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Astronomers are hearing something weird in space, and can’t figure out where it’s coming from

Published Aug 31st, 2017 5:09PM EDT
science news
Image: Zio81

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Unexplained radio bursts have once again been detected by astronomers searching for evidence of alien life, and science is still no closer to coming up with a solid explanation for why they exist or what (or who) may have caused them. The newest batch, which were heard on August 26th, is the latest in what is becoming a fairly regular occurrence.

The signals, called fast radio bursts (or FRBs for short), have puzzled scientists for years. FRBs were first discovered about 15 years ago, and in the years since they’ve been detected a couple dozen times. This most recent event came courtesy of one of the usual suspects, FRB 121102, which has been heard on and off for years. The August 26 burst of radio signals repeated 15 times before going silent.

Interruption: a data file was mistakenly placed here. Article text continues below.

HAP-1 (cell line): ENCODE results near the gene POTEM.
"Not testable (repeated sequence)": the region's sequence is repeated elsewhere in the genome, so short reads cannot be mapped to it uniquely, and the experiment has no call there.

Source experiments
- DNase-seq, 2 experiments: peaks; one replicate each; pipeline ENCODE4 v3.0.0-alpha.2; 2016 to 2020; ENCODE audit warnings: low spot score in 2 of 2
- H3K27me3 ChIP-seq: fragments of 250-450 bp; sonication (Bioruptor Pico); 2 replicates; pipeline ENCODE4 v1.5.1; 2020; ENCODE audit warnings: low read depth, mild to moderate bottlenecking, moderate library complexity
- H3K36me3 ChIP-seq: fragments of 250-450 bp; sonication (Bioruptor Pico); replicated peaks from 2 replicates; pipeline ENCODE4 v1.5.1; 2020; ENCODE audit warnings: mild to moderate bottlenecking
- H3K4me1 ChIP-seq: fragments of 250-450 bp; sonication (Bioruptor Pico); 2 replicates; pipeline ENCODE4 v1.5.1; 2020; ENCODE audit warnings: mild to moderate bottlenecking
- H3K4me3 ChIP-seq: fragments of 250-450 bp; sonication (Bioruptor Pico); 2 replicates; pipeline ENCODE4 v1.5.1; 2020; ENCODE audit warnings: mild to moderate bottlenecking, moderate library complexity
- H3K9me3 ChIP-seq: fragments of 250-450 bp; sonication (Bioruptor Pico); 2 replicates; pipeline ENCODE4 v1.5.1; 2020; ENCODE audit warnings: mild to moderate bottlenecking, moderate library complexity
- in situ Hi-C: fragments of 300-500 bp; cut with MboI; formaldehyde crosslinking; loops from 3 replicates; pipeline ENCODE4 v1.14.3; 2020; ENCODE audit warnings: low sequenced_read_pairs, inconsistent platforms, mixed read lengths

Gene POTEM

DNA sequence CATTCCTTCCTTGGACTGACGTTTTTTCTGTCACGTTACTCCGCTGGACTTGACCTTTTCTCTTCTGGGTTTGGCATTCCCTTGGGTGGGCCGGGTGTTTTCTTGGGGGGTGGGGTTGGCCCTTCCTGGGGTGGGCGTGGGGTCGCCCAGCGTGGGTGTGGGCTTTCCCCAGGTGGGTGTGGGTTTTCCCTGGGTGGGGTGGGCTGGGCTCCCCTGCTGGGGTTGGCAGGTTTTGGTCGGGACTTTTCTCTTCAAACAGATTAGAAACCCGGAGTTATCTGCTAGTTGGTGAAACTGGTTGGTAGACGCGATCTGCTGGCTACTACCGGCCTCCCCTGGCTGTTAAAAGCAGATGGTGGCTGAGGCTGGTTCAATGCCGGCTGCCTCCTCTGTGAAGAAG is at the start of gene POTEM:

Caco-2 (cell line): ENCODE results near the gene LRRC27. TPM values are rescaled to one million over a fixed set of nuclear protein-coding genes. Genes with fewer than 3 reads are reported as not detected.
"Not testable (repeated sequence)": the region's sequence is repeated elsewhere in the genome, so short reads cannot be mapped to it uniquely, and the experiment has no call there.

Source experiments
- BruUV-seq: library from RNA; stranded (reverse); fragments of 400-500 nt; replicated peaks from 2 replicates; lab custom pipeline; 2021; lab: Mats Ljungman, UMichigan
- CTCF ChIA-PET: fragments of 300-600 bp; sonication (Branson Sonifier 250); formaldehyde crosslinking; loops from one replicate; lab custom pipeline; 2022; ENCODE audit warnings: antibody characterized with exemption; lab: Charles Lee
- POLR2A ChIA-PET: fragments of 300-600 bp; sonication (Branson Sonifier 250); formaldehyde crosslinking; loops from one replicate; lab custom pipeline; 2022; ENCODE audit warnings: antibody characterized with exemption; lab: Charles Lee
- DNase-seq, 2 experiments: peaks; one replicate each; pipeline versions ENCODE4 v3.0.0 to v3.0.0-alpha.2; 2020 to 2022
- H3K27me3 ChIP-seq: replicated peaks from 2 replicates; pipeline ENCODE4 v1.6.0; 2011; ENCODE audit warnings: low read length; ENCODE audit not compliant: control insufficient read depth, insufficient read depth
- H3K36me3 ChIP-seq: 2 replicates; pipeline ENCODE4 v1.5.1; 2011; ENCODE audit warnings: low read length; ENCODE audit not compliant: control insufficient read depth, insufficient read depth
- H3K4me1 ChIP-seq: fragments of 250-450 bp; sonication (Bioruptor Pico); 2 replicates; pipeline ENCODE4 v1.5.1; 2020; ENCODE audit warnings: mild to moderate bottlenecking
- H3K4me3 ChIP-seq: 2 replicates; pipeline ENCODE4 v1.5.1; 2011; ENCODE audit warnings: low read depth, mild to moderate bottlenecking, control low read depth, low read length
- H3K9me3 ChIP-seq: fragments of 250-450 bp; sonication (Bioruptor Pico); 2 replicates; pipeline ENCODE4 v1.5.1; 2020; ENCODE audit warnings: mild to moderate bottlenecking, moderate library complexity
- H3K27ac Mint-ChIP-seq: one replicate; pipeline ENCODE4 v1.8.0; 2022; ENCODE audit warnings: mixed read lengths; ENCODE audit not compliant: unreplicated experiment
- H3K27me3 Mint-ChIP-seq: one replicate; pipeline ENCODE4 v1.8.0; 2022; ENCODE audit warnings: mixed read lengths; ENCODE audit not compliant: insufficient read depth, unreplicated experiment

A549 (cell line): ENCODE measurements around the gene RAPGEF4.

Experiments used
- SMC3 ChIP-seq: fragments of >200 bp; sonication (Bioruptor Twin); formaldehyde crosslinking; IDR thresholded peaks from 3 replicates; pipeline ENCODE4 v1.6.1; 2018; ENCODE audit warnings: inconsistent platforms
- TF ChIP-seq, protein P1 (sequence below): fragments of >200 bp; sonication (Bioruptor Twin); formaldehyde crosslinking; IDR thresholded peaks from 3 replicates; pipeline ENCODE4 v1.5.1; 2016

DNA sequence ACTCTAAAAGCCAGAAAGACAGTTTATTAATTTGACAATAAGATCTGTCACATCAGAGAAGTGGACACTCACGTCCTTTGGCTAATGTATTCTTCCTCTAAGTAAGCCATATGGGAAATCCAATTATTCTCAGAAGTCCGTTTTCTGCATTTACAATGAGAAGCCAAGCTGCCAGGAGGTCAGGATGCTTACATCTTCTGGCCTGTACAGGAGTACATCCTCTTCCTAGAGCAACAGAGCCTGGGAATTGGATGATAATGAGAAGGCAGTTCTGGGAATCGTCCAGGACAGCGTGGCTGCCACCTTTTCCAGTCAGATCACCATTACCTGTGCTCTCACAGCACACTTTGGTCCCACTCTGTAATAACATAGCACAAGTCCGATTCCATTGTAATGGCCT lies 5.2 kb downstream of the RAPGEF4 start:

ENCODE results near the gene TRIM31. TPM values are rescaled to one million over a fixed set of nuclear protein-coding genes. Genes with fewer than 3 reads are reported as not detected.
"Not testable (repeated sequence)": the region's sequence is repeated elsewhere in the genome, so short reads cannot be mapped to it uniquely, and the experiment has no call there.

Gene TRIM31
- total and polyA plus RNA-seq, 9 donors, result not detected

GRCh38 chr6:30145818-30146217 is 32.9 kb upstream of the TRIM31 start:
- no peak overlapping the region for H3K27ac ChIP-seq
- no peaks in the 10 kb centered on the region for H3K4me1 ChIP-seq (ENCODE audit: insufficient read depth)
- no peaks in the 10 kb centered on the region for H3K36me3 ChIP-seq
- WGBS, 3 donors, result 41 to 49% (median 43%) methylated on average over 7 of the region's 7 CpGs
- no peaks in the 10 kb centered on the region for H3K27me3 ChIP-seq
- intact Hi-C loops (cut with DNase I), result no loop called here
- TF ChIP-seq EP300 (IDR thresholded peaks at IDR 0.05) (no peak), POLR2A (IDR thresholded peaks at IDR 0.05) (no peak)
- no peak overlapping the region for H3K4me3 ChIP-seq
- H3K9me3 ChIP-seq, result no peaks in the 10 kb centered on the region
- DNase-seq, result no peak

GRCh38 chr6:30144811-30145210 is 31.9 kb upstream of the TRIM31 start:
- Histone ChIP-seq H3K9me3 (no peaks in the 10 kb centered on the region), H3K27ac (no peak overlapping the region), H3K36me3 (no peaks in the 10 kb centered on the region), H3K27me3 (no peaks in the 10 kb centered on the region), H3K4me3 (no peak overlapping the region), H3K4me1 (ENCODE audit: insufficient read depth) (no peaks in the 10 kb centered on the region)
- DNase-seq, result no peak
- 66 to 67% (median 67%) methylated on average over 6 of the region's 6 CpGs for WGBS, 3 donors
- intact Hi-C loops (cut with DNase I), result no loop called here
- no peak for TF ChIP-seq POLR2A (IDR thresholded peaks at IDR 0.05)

FRB 121102 has been traced to a small galaxy some 3 billion light years away from Earth. That’s an incredibly long distance, which means that whatever is causing the radio signals would have to be extremely powerful. Theories put forth to explain FRBs range from black holes sucking up stars to, you guessed it, alien life. Of course, we would still have no way to explain how an alien civilization might produce such powerful signals either, so whatever causes FRBs is something humanity simply has no knowledge of — yet.

Ultra-powerful telescopes have allowed humanity to gaze deeper into the cosmos than ancient astronomers could have ever dreamed, but we still really have no idea why lies beyond our comparatively tiny scope. Are aliens trying to hail us from afar? Probably not… but maybe.